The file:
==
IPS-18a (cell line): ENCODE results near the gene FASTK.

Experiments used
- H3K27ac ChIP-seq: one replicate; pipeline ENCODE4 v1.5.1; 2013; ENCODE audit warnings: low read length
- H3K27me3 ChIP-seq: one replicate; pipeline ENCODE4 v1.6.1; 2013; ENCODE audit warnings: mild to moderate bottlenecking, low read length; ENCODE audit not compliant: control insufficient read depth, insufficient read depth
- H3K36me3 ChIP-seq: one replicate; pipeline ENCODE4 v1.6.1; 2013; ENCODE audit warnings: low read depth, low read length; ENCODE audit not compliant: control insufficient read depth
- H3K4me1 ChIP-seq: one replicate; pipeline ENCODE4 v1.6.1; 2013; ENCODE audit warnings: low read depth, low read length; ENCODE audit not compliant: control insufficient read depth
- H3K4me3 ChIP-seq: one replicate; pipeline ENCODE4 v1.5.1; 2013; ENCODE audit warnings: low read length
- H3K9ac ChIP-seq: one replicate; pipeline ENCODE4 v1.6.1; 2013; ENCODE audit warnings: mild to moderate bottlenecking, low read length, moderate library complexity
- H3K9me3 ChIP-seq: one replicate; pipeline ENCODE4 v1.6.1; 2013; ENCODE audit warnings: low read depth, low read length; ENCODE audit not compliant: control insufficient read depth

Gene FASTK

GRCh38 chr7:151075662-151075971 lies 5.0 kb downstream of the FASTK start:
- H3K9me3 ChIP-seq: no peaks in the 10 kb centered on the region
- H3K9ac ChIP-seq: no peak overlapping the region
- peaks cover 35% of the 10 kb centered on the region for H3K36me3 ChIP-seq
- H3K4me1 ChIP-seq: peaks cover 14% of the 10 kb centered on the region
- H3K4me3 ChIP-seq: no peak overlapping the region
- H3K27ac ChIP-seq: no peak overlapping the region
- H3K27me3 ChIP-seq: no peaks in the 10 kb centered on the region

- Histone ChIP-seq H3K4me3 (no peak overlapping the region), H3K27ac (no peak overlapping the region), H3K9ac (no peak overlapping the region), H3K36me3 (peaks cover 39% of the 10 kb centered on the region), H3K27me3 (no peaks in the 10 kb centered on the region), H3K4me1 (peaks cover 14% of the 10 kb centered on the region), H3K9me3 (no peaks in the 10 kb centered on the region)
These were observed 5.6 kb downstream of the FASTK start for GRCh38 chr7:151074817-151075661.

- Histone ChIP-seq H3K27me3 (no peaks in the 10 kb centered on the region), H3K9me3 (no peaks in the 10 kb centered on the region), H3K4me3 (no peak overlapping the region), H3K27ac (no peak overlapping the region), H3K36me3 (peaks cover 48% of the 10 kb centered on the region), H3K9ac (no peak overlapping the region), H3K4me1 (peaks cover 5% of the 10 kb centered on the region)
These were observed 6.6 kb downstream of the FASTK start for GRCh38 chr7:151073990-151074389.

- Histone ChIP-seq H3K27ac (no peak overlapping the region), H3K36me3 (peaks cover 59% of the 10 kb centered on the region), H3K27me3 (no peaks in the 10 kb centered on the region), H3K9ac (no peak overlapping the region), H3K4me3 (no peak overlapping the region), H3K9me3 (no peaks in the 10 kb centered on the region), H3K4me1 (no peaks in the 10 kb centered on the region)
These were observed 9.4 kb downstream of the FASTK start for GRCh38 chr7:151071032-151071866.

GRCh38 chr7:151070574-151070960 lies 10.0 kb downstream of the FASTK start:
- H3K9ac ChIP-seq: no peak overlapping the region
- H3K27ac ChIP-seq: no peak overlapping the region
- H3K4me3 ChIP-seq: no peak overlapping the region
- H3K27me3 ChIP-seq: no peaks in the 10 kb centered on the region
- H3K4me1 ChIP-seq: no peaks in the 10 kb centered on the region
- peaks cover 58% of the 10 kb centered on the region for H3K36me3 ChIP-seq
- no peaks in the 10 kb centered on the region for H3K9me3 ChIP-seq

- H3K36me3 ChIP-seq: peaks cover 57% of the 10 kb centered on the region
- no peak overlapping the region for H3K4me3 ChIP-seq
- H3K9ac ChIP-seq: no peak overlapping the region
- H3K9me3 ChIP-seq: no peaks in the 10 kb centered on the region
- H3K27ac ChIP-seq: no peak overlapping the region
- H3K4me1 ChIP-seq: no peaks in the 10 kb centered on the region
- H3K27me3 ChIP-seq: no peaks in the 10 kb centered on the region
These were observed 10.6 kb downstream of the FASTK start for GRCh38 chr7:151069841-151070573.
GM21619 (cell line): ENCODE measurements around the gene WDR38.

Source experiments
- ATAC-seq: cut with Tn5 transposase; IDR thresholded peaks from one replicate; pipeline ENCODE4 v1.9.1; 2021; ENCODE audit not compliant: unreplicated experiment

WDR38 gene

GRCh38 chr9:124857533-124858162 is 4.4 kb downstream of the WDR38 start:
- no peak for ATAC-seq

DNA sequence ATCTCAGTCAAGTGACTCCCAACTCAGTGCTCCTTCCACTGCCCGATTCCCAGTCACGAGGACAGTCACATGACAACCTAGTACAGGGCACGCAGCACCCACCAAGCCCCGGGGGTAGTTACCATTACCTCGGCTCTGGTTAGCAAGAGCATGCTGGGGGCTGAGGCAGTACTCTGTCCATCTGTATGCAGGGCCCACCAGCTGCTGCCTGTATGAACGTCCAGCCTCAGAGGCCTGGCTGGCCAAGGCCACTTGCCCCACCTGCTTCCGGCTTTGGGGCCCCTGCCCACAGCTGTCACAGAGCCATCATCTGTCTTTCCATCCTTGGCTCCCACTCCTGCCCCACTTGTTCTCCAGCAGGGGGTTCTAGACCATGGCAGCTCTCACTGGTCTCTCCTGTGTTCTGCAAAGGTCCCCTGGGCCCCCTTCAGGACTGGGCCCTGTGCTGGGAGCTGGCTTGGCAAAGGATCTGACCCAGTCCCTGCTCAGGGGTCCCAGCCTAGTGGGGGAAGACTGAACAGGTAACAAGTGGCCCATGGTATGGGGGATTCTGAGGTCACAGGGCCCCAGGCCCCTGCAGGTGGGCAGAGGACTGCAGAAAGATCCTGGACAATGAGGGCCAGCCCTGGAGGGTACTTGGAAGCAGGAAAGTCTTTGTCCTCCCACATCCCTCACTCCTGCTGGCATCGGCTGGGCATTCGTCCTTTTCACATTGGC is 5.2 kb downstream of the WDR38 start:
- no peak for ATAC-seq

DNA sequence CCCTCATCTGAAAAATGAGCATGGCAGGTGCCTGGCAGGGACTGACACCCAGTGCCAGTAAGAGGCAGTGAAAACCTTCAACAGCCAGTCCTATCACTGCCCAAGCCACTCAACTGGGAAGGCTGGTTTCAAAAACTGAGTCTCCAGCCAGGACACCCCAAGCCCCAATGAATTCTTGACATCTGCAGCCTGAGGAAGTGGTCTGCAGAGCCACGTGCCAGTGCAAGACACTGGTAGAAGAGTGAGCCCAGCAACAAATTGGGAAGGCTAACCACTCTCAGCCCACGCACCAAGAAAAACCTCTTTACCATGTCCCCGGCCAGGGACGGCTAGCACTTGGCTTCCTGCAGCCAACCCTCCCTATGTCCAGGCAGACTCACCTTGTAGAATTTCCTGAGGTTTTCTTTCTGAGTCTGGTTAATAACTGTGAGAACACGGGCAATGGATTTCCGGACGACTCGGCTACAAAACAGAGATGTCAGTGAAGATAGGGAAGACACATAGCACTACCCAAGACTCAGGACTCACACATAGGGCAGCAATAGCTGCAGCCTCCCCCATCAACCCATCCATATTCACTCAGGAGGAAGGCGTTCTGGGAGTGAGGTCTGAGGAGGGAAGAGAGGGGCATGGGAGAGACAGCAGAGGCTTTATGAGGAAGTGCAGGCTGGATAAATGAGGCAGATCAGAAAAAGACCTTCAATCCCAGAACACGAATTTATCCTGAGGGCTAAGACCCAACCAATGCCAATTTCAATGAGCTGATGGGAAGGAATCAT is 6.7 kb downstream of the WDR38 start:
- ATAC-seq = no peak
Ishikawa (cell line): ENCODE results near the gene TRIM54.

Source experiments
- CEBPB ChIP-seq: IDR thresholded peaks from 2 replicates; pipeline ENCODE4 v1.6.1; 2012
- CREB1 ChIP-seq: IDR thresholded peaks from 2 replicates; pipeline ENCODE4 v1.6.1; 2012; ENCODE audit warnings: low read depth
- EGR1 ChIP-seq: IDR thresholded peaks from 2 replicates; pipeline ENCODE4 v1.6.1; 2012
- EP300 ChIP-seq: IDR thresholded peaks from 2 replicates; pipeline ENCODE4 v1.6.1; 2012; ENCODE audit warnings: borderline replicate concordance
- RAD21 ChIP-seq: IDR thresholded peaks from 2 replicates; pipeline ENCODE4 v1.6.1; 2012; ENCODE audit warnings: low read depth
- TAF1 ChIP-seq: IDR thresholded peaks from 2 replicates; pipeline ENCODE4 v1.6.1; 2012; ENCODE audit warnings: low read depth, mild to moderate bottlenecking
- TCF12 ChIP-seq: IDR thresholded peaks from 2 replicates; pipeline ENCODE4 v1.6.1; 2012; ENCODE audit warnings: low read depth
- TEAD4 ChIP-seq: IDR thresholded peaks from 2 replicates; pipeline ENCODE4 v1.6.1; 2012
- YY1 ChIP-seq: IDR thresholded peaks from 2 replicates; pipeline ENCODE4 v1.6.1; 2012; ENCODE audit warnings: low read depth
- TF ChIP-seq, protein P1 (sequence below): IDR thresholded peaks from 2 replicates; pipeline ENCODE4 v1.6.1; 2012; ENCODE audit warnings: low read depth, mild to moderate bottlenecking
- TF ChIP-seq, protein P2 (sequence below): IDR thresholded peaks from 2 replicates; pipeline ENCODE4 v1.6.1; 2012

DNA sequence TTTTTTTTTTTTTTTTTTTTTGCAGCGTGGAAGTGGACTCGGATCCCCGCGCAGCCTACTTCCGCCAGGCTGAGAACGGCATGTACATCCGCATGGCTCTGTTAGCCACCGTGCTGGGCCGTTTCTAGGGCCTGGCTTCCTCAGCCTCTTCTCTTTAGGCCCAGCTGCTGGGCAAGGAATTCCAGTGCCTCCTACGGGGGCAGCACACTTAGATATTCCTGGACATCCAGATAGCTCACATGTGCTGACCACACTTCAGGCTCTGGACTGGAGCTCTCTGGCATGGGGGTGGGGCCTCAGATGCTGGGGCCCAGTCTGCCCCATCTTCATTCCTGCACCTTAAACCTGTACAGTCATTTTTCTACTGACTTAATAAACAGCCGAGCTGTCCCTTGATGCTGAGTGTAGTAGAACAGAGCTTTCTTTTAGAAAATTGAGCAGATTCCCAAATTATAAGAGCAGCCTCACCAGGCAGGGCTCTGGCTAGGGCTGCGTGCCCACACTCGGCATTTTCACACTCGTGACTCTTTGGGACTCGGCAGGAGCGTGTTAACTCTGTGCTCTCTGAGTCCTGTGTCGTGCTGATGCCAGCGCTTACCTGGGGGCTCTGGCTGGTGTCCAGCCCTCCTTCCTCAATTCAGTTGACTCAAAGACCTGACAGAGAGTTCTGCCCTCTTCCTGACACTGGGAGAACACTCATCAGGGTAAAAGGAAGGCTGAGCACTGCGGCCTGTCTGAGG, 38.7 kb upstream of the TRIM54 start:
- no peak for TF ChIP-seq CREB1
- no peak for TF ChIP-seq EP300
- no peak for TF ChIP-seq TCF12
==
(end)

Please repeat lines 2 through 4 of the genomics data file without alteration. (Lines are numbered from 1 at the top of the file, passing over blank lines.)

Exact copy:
Experiments used
- H3K27ac ChIP-seq: one replicate; pipeline ENCODE4 v1.5.1; 2013; ENCODE audit warnings: low read length
- H3K27me3 ChIP-seq: one replicate; pipeline ENCODE4 v1.6.1; 2013; ENCODE audit warnings: mild to moderate bottlenecking, low read length; ENCODE audit not compliant: control insufficient read depth, insufficient read depth